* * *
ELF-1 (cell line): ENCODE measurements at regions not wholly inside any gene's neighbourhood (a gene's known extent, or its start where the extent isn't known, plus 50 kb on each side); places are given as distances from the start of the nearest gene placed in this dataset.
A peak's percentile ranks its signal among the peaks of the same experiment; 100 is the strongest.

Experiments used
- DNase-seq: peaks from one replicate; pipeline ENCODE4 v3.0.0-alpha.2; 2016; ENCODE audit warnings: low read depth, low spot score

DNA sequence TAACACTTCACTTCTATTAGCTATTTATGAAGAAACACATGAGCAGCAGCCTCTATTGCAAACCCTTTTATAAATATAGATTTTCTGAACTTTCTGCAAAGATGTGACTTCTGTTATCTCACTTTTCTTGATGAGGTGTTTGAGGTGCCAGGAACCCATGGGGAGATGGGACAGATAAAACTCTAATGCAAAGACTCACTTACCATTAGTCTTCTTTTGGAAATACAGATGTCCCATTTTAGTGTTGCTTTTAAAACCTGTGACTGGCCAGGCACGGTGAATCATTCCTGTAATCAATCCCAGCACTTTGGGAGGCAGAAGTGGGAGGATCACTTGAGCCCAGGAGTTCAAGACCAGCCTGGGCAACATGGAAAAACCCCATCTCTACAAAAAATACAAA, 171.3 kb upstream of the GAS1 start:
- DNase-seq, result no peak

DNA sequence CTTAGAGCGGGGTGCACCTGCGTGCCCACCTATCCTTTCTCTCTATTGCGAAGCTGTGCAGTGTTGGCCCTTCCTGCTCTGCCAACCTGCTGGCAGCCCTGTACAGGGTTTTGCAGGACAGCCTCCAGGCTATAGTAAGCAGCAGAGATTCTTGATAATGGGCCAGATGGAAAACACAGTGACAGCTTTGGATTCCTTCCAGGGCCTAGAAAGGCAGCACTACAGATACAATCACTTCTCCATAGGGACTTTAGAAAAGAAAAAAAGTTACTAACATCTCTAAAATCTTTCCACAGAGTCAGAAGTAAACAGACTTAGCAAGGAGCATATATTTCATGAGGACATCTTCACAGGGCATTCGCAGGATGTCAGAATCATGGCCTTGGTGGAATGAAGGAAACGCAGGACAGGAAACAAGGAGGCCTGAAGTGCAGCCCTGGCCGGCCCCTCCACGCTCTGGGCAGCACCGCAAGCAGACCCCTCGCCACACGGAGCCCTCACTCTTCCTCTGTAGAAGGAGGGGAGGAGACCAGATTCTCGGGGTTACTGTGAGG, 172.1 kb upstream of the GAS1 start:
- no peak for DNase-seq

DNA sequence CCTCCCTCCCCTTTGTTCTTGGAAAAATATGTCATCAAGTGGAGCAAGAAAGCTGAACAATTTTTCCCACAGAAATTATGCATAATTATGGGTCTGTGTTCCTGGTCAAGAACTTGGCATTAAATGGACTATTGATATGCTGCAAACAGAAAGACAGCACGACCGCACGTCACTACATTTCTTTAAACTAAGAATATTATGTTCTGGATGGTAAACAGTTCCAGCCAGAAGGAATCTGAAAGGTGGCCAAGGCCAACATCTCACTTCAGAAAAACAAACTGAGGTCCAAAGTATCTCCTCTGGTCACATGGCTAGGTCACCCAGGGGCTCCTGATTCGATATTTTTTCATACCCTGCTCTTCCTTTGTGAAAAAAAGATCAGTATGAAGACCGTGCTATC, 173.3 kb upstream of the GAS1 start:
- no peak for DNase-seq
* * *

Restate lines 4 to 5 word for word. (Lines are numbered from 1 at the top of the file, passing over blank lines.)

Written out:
- DNase-seq: peaks from one replicate; pipeline ENCODE4 v3.0.0-alpha.2; 2016; ENCODE audit warnings: low read depth, low spot score

DNA sequence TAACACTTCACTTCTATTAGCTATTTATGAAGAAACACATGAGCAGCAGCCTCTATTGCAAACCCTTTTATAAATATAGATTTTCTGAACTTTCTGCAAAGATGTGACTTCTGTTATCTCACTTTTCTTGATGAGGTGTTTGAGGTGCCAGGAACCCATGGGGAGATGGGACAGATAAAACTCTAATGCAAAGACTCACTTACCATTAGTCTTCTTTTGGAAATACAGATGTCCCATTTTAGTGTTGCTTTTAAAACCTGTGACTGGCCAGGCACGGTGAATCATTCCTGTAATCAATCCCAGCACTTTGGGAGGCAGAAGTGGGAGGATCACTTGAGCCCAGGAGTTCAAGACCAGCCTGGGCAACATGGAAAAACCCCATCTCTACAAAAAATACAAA, 171.3 kb upstream of the GAS1 start: